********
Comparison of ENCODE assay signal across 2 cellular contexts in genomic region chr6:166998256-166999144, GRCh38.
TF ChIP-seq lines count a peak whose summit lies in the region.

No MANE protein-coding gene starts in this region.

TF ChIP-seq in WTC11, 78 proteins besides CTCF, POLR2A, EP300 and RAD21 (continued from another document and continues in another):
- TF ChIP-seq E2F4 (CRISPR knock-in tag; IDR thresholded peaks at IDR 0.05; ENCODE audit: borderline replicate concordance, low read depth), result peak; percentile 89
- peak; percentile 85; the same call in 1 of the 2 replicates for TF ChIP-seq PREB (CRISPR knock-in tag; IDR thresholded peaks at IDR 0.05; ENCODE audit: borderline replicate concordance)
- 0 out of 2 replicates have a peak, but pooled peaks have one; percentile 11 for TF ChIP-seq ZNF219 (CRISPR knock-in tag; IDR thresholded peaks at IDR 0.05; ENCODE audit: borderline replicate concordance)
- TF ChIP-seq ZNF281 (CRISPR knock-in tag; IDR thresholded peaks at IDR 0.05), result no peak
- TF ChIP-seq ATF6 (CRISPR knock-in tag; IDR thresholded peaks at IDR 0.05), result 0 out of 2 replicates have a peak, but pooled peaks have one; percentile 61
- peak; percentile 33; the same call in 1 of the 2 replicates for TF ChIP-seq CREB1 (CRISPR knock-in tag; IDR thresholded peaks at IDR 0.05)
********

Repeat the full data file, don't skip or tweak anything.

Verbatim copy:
Comparison of ENCODE assay signal across 2 cellular contexts in genomic region chr6:166998256-166999144, GRCh38.
TF ChIP-seq lines count a peak whose summit lies in the region.

No MANE protein-coding gene starts in this region.

TF ChIP-seq in WTC11, 78 proteins besides CTCF, POLR2A, EP300 and RAD21 (continued from another document and continues in another):
- TF ChIP-seq E2F4 (CRISPR knock-in tag; IDR thresholded peaks at IDR 0.05; ENCODE audit: borderline replicate concordance, low read depth), result peak; percentile 89
- peak; percentile 85; the same call in 1 of the 2 replicates for TF ChIP-seq PREB (CRISPR knock-in tag; IDR thresholded peaks at IDR 0.05; ENCODE audit: borderline replicate concordance)
- 0 out of 2 replicates have a peak, but pooled peaks have one; percentile 11 for TF ChIP-seq ZNF219 (CRISPR knock-in tag; IDR thresholded peaks at IDR 0.05; ENCODE audit: borderline replicate concordance)
- TF ChIP-seq ZNF281 (CRISPR knock-in tag; IDR thresholded peaks at IDR 0.05), result no peak
- TF ChIP-seq ATF6 (CRISPR knock-in tag; IDR thresholded peaks at IDR 0.05), result 0 out of 2 replicates have a peak, but pooled peaks have one; percentile 61
- peak; percentile 33; the same call in 1 of the 2 replicates for TF ChIP-seq CREB1 (CRISPR knock-in tag; IDR thresholded peaks at IDR 0.05)